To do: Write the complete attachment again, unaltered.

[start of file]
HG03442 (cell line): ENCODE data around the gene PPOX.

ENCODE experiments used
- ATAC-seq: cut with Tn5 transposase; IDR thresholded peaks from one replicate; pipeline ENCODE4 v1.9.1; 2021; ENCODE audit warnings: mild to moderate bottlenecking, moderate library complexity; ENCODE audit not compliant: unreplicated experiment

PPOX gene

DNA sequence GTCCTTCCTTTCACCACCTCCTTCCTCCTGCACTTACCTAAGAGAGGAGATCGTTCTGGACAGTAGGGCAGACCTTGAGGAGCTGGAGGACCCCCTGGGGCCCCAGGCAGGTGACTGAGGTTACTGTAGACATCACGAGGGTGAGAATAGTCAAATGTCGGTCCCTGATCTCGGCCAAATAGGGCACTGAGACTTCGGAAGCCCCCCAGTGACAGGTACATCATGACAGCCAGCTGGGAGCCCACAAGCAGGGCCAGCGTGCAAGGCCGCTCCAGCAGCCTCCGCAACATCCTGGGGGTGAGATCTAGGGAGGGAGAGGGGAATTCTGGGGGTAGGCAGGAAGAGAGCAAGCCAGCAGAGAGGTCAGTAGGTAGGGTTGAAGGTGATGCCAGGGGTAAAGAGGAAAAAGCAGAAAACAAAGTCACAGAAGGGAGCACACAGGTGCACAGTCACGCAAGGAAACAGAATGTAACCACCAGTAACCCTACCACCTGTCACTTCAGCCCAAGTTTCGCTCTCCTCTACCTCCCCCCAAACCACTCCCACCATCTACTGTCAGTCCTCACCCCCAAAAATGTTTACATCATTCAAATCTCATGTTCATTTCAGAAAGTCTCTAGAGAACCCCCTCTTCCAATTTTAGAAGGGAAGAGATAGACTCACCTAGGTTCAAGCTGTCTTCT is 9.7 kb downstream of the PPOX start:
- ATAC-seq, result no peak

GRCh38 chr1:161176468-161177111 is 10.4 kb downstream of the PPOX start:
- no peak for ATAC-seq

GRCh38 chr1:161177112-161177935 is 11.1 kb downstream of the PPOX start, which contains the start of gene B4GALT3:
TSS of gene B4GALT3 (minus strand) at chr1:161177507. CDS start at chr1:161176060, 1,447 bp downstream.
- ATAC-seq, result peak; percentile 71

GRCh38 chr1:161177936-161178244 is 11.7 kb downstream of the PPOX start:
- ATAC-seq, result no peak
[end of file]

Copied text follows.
HG03442 (cell line): ENCODE data around the gene PPOX.

ENCODE experiments used
- ATAC-seq: cut with Tn5 transposase; IDR thresholded peaks from one replicate; pipeline ENCODE4 v1.9.1; 2021; ENCODE audit warnings: mild to moderate bottlenecking, moderate library complexity; ENCODE audit not compliant: unreplicated experiment

PPOX gene

DNA sequence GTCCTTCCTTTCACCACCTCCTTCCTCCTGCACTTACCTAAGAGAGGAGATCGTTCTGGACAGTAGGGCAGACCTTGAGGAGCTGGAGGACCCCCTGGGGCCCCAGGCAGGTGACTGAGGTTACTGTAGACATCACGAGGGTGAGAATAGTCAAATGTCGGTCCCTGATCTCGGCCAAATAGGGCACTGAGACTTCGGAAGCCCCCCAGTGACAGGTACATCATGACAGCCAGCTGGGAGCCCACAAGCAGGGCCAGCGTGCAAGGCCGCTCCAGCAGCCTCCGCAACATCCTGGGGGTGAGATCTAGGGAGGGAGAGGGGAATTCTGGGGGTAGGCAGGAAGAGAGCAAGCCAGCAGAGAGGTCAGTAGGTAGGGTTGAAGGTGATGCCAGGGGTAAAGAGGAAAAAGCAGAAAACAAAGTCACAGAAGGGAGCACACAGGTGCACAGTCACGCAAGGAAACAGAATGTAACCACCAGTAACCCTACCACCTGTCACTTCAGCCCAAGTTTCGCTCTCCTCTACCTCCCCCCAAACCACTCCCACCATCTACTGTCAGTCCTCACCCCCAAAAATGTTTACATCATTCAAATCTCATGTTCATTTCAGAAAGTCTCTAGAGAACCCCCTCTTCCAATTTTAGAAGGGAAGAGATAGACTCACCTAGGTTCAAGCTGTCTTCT is 9.7 kb downstream of the PPOX start:
- ATAC-seq, result no peak

GRCh38 chr1:161176468-161177111 is 10.4 kb downstream of the PPOX start:
- no peak for ATAC-seq

GRCh38 chr1:161177112-161177935 is 11.1 kb downstream of the PPOX start, which contains the start of gene B4GALT3:
TSS of gene B4GALT3 (minus strand) at chr1:161177507. CDS start at chr1:161176060, 1,447 bp downstream.
- ATAC-seq, result peak; percentile 71

GRCh38 chr1:161177936-161178244 is 11.7 kb downstream of the PPOX start:
- ATAC-seq, result no peak